Well, I weighed myself the other day for the first time since November and somehow, I’ve managed to maintain my weight even though I’ve completely come off of my health kick routine. Before I dated my ex, I had reduced my sugar intake, alcohol and coffee consumptions and most processed food (In fact…funny story, on our first date after he took me for beer and dinner, he also treated me to ice cream. The sugar content in the ice cream was so heavy that I got physically sick off of two spoonfuls).  I felt better during that time period than I ever had in my entire life and I’d like to get back there. I had more energy, I slept better and I was genuinely content. It also helped my anxiety and depression (which seemed to go dormant at the time).

I have no idea how I’ve even managed to maintain weight, let alone not gain any, but I guess lately even though I’ve been eating terribly, I’ve really only been basically eating one meal a day, just divided over different periods of the day. Take for instance the brunch I attended last Saturday… The sandwich and sweet potato fries I ordered was my first meal of the day. I consumed half of it there, walked around the perimeter of the art museum for 3 hours and ate the other half before heading out to game night later that evening, where I walked around a lot downtown. The day before that, I nibbled on produce at work (instead of eating lunch), because we had a two hour delay and I wanted to actually save room to savor the BBQ I planned to have later with the guys later (which I still didn’t finish) and last night, I went out for gourmet burgers and fries with my family, but again, I ate half of it and outside of an apple, it was basically the only thing I ate that day. So I guess the “give and take” method might be saving me right now.

Regardless, I still don’t feel “well” though and I’d like to. I need some sort of shock to my system. Like a reset of sorts. Ideally, I’d like to lose an additional 15-20 lbs and I think that’s possible if I get back on track.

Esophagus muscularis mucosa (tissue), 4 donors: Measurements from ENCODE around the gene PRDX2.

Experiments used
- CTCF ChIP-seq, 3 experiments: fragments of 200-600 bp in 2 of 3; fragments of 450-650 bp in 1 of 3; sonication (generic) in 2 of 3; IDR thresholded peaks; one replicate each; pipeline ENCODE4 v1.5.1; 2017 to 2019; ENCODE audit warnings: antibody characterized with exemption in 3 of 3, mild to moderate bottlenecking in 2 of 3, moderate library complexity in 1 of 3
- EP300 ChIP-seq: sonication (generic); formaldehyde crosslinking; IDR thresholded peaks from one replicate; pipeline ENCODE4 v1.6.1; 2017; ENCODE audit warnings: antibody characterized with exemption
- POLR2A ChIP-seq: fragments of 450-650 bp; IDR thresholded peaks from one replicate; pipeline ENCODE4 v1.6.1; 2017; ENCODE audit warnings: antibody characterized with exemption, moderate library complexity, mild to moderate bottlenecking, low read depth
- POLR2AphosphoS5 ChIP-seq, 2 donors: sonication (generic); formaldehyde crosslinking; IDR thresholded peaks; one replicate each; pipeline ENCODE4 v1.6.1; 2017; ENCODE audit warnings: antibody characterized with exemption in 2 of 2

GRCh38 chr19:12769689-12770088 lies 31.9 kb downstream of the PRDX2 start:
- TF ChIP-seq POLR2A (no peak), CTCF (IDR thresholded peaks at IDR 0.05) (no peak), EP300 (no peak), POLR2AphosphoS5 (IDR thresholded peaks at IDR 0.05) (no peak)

While being super lazy on Sunday, I watched some youtube videos from bed. One of my more recent favorite youtube channels is the “TheOdd1sout“. He’s a super funny guy who uses animation to tell everyday stories from his life (the sooubway one is one of my favorites). Anyway, in one of his videos he describes the, “7 Day Vegan Challenge Baby (solves all your problems)”. In the video, he discusses how he took the challenge to eat a vegan diet for 7 days. See the video below:

While I found the video to be funny, I’ve been seriously thinking that challenge is something I’d like to do just to see if I can do it. I feel like it would be difficult, but it would help me to be more creative with food choices in situations where I’m attempting to eat a more plant based diet. Plus, it’s only a week, so by the time I got tired of it, It would be over.

I think I’m going to give this a shot as soon as my paycheck hits later this week–because I know some of this food may be pricey. I’ll have to write about it when I start and finish.

All I Want to Do is Eat

I have no idea what’s wrong with me, but lately (within the past 1-2 weeks), all I’ve wanted to do was eattttttttttt. Granted, I “eat”, but I’ve wanted to eat legit super shitty food…like this cookie bar I’m currently smashing after eating a BLT sandwich leftover from a meeting at work yesterday.

patrick